What to do with your household hazardous waste?

by Amanda Kuhnert

Every week we place our trash and recyclables on the curb for pickup or deposit them at the town transfer station. But what about our household hazardous waste? According to the EPA, the average home can accumulate up to 100 pounds of hazardous waste. Improper disposal of these materials poses serious health, safety, and environmental risks.

What does this include? Medicines, chemicals, paints, lightbulbs, spray cans, fertilizer and pesticide containers, batteries, automotive products, and shoe polish. When these items end up in a landfill, they eventually seep into the environment, contaminating our air, water, and food.

There are steps you can take to reduce toxic chemicals in your home and limit the negative impact of hazardous waste on the natural world. Here are some ideas:

  1. Limit your purchase of products with hazardous ingredients. For example, opt for a plunger or plumber’s snake instead of drain cleaner. Use natural cleaning products like diluted vinegar and lemon juice for glass, countertops, and furniture. This site has some great recipes for homemade household cleaners: www.naturallivingideas.com/homemade-cleaning-products.
  2. Use eco-friendly fertilizers and biopesticides, derived from animals, plants, bacteria, fungi, and minerals. You can pull weeds by hand, use food-grade diatomaceous earth to get rid of insects, and ward off bugs with garden fabric and row covers.
  3. Choose water-based paints and polishes that contain no or low volatile organic compounds (VOCs). These products are better for your health and the environment, and they’re easier to recycle. Info: earth911.com/recycling-guide/how-to-recycle-paint.
  4. Wash your clothes with a “green” laundry detergent. One of the major threats to marine life is nonylphenol ethoxylates (NPEs), byproducts of a common ingredient found in many laundry detergents. Thankfully, there are a number of NPE-free detergents available.
  5. Dispose of auto products safely. Never pour motor oil, antifreeze, or gasoline down the drain, where it can contaminate fish and water supplies. To learn how to properly dispose of these materials: www.earth911.com/recycling-guide/how-to-recycle-automotive-fluids.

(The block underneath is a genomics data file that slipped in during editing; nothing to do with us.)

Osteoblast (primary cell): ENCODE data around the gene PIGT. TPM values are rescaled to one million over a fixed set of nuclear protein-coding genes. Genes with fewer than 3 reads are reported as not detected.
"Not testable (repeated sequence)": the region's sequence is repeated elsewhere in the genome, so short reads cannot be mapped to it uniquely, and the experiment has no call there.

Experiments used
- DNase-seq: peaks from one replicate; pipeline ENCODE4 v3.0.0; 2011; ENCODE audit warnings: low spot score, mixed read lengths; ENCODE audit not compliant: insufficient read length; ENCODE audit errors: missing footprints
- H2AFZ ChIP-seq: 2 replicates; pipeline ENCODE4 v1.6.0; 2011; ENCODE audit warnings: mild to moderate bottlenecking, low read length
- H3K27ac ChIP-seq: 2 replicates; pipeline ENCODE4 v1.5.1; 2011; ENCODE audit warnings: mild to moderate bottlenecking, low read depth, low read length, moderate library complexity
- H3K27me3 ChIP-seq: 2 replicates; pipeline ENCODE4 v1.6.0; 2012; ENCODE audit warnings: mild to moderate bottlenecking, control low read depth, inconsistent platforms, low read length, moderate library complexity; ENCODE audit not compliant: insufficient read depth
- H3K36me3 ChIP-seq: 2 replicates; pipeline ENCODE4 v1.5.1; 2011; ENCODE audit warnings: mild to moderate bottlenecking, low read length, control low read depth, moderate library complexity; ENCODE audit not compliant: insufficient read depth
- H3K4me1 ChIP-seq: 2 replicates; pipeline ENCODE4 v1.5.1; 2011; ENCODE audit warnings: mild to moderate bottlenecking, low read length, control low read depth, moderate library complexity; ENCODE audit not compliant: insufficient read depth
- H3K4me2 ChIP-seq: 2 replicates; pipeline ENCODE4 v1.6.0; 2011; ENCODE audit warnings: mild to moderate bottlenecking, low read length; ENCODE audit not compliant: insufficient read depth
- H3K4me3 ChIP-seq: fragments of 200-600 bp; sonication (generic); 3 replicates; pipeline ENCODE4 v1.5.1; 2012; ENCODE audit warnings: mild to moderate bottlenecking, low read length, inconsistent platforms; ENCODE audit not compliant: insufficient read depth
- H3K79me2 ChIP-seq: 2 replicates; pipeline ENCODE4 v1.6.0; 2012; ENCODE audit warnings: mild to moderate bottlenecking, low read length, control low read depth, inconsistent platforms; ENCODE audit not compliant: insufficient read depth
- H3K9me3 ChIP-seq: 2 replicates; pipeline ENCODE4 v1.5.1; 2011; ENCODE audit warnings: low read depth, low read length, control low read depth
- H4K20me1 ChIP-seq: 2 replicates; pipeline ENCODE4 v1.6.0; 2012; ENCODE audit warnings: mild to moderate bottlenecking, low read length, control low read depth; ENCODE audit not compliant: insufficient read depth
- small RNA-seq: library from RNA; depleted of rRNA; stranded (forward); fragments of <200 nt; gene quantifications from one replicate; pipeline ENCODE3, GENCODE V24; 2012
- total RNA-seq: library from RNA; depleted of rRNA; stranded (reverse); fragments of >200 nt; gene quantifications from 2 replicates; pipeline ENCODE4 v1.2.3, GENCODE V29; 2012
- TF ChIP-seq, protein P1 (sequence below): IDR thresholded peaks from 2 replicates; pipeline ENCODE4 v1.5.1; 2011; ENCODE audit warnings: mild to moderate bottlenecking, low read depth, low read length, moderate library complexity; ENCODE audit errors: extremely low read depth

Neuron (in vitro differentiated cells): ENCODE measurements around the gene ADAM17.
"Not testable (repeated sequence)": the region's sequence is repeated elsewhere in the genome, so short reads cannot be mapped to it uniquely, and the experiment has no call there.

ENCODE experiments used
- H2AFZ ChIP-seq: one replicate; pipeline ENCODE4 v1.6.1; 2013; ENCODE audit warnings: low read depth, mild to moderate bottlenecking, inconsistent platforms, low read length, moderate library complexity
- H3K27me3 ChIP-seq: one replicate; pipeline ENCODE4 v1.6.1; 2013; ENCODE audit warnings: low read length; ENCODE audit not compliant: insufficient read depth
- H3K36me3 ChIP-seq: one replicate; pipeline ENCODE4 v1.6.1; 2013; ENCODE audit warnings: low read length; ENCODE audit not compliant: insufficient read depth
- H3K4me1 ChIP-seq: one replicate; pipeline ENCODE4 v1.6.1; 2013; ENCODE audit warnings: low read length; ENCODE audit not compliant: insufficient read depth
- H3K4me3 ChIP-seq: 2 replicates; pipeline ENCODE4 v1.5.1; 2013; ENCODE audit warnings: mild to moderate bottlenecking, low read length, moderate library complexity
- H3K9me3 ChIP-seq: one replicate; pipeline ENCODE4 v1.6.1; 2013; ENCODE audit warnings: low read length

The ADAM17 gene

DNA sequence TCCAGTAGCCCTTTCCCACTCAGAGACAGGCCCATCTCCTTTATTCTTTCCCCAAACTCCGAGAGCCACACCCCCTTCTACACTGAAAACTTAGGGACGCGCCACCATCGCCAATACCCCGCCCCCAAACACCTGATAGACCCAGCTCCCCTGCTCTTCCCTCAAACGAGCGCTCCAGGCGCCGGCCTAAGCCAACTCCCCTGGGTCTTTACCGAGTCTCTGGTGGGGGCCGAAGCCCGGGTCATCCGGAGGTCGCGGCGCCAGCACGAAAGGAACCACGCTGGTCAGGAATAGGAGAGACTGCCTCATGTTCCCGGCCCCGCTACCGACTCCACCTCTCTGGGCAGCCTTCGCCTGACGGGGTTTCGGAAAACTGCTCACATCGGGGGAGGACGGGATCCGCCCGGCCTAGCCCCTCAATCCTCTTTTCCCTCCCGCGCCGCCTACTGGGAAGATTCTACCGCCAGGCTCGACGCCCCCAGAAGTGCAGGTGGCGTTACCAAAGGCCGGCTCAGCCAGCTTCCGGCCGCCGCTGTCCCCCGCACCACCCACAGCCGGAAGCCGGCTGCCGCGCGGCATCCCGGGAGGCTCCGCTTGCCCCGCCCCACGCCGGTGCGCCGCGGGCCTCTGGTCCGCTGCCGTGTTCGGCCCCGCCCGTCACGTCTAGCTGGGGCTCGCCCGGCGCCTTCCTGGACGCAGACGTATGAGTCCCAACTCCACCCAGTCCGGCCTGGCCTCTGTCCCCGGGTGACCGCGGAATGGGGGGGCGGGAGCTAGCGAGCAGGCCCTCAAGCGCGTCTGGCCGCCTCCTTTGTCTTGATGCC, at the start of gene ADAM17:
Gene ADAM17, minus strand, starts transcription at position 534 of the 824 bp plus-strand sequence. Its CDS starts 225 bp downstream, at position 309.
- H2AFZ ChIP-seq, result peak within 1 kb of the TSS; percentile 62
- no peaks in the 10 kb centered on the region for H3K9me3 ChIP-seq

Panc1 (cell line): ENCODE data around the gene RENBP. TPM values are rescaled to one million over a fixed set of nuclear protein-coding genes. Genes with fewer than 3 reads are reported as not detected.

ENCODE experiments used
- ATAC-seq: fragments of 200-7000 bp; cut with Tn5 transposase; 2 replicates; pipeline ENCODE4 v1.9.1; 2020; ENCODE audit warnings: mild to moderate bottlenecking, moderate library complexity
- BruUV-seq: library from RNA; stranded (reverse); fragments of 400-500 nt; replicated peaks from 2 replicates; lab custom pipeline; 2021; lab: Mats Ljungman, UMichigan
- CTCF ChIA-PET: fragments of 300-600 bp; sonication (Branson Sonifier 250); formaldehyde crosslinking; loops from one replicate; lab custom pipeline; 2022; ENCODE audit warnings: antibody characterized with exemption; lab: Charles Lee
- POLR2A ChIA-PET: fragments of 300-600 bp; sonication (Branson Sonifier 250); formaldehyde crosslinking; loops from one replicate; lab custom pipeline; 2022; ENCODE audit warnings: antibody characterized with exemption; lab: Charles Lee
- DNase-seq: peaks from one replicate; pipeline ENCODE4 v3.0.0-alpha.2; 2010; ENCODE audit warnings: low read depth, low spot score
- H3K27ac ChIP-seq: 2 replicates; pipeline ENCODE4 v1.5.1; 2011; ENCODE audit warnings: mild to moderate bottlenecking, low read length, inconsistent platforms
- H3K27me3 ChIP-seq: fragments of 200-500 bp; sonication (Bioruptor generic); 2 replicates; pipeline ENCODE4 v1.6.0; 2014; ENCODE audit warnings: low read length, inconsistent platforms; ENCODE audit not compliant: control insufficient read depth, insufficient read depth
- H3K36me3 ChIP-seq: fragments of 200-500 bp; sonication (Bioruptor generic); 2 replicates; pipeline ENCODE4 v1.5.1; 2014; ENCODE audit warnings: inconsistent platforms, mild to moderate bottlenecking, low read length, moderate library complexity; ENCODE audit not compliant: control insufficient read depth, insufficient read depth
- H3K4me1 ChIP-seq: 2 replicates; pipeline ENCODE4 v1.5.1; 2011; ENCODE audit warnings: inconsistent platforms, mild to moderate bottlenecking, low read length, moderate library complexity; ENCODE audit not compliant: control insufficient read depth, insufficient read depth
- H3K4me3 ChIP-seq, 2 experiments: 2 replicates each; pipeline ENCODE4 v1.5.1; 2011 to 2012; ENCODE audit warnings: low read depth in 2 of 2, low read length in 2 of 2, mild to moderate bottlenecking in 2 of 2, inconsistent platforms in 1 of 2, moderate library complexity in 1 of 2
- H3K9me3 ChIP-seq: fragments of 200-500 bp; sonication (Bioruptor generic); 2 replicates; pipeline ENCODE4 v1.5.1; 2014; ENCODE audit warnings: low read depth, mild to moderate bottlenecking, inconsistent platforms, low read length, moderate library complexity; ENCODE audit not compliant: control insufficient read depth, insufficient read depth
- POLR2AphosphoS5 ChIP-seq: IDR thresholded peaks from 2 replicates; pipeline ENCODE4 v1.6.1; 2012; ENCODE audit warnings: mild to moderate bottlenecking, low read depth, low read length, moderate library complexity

6. Don’t put batteries in the garbage. Mercury and cadmium in batteries can be dangerous to humans and the environment, and car batteries placed in landfills release lead and sulfuric acid into the earth and water. Join the Vermont Battery Collection Challenge: call2recycle.org/vermont.
  7. Recycle energy-efficient lightbulbs, such as CFLs and other fluorescent bulbs, which can release mercury when they end up in a landfill or incinerator. There are other materials in the bulbs that can be re-used. To find out where to recycle bulbs: earth911.com/recycling-guide/how-to-recycle-cfls.
  8. Bring your toxic products to a household hazardous waste collection and drop-off day in your community. See this page for information about an upcoming event in Woodstock.

Another household product you’re wondering about? The website Earth911 (www.earth911.com) is an extensive recycling database listing about 350 products and how to dispose of them properly. You simply type in the material you’d like to recycle and your zip code to find recycling locations near you. You can also call 1-800-CLEANUP for the same information.


HED: Household Hazardous Waste Collection Day
The Greater Upper Valley Solid Waste Management District (GUV) will hold its last household hazardous waste collection of the year on Saturday, Sept. 15 from 9 a.m. to 1 p.m. at the Woodstock Town Highway Garage, 2576 West Woodstock Road. The event is open to all residents of the GUV District and the Town of Hartford. Businesses of any size are required to call in advance and pre-register. For more info call 674-4474 or email hgillett@swcrpc.org.

DO JUST ONE THING: Read product labels for disposal directions or visit Earth911 to find out how and where to recycle hazardous materials.

Sources: epa.gov, earth911.com

2 Responses to “What to do with your household hazardous waste?

  • I’ve accumulated a lot of hazardous waste. I believe that I should find a disposal service to take care of my dried paints and broken lightbulbs. Thanks for telling me that I should take them to a collection facility so that they can be disposed of properly.

  • I didn’t realize that some locations offer a hazardous waste drop off day. My brother has some hazardous material at his home that he would like to get rid of. I will have to ask him to look into this and see if it is something that his city does.

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